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    Regulatory Governance

    The regulatory reform agenda is developing in Turkey in response to both domestic and international factors. Internationally, the key element is Turkey’s drive towards European Union membership, which will require a major overhaul of regulatory regimes and practices. As well, economic crises have lead major international organisations like the World Bank and IMF to argue strongly for the need for reforms to Turkish regulatory governance. Domestically, economic crisis has accelerated needed reforms and brought an unprecedented sense of urgency. Regulatory reform is increasingly seen as an essential element of the policy responses needed to restore economic stability and growth....

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    Competition Policy

    Competition policy institutions are in place and active, but competition policy is not yet fully integrated into the general policy framework for regulation. Many features of state-led development remain. Reforms have been announced, but implementation is slowed by crisis. The lack of public awareness about competition policy and the new institutions is indicative of the uncertain status of competition in Turkish public policy and debate. Turkey’s conception of competition policy supports a broad program of pro-competitive reform. The competition laws and enforcement structures, the Competition Authority and its decision-making Competition Board, are well-considered and supported by adequate resources. But the institutions have not yet had to weather a serious political storm. The Competition Board’s ambition, to be at the centre of a broad reform programme, does not quite match its present circumstances, but it is not necessarily unrealistic in the long run....

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    Market Openness

    For the past two decades, Turkey has moved toward increased reliance on market forces and exposure to international competition. In the early 1980s the government replaced its import substitution strategy with a market-oriented economic policy, while trade liberalisation was given new impetus in the mid 1990s with the signature of the customs union with the European Union (EU), which has strengthened Turkey’s economic ties with Europe. Governments have, however, failed to achieve macroeconomic stabilisation. For two decades, fiscal imbalances have fuelled high inflation and undermined growth. At the end of 1999, the government launched a reform programme, supported by the World Bank and the International Monetary Fund (IMF), to stabilise the economy. The programme collapsed with the financial crisis in November 2000 and February 2001, which lead to severe recession....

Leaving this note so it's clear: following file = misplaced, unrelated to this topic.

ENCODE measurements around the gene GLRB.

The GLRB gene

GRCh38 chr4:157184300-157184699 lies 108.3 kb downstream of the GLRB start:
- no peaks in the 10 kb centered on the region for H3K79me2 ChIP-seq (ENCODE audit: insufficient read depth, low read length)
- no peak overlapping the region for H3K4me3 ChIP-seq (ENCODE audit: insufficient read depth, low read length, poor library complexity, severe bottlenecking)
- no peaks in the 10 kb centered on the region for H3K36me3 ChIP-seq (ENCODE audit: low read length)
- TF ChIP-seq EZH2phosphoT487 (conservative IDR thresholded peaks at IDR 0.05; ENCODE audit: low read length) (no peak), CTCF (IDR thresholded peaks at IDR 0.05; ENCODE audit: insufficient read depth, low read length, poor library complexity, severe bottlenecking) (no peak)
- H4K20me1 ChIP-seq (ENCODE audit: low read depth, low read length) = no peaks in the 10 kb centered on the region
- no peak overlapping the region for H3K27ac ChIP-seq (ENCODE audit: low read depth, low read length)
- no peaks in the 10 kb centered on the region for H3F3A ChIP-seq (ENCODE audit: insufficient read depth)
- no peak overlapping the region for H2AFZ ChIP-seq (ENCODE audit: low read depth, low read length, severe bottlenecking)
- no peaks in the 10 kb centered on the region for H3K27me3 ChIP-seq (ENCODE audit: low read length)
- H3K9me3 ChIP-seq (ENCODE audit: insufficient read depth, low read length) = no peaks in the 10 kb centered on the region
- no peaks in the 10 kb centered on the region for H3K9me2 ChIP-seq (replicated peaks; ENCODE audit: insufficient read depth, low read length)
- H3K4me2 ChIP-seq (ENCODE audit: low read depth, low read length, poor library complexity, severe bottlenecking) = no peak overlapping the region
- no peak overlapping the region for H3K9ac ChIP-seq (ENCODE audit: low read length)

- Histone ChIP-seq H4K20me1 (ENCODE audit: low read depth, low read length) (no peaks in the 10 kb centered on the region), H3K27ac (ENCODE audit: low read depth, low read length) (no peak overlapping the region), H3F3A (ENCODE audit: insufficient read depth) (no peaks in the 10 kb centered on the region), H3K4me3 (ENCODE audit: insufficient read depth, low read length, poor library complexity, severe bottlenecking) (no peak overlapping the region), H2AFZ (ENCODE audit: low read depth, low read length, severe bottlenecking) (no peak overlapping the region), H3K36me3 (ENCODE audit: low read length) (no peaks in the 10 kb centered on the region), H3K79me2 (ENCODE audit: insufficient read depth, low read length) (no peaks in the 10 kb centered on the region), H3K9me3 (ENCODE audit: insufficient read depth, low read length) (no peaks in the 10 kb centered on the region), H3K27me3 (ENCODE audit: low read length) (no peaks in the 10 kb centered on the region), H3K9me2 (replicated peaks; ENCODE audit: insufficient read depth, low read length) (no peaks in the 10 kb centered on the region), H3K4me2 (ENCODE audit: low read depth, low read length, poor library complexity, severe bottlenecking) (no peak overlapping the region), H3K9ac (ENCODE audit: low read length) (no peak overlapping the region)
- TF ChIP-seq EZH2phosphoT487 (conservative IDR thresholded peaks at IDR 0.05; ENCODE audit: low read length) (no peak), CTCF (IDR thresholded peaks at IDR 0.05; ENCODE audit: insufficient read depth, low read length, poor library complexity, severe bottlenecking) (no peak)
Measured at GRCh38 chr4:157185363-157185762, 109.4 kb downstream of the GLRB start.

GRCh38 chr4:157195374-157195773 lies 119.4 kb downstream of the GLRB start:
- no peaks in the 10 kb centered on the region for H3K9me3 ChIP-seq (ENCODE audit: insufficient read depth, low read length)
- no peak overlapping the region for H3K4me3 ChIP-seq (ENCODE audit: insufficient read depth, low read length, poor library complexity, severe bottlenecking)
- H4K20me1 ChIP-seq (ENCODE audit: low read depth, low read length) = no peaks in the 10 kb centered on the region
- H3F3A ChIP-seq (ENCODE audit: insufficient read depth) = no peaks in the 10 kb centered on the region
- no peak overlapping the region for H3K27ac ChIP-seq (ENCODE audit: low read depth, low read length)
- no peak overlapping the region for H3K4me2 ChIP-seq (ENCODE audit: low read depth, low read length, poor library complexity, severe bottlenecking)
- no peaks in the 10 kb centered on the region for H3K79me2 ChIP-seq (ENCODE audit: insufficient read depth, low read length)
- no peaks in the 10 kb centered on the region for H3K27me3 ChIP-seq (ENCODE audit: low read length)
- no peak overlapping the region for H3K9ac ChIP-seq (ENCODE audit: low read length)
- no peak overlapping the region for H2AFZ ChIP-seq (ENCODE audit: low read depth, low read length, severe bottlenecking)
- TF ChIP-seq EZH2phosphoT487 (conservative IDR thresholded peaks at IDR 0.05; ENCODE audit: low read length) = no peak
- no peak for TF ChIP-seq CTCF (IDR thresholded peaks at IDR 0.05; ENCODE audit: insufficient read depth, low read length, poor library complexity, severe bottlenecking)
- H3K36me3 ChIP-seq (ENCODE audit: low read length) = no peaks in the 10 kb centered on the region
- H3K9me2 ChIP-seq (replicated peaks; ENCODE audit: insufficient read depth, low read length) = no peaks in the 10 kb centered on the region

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    Electricity, Gas and Road Freight Transport Sectors

    The electricity sector in Turkey has been a key element in the "state led development" of the economy. For the time being it remains dominated by state owned entities. Their current financial condition is extremely weak. Without reform, the sector is headed for financial collapse. Widespread theft and non-payment for electricity has weakened cash inflow and earlier moves to promote private participation in needed generation investment generally resulted in expensive electricity being purchased by the state enterprises....

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    Telecommunications Sector

    Telecommunications have been given a high priority by policy-makers in recent years and the sector has grown substantially in relative terms during this time. It increased its weight in GDP from 1.03% in 1985 to 3.82% in 1999, while the penetration of fixed telephone lines increased from 4.5 to 28.3 per 100 inhabitants as of end of 2001. However, Turkey still ranks far below the OECD average of 52.8 lines per 100 inhabitants....

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    Annex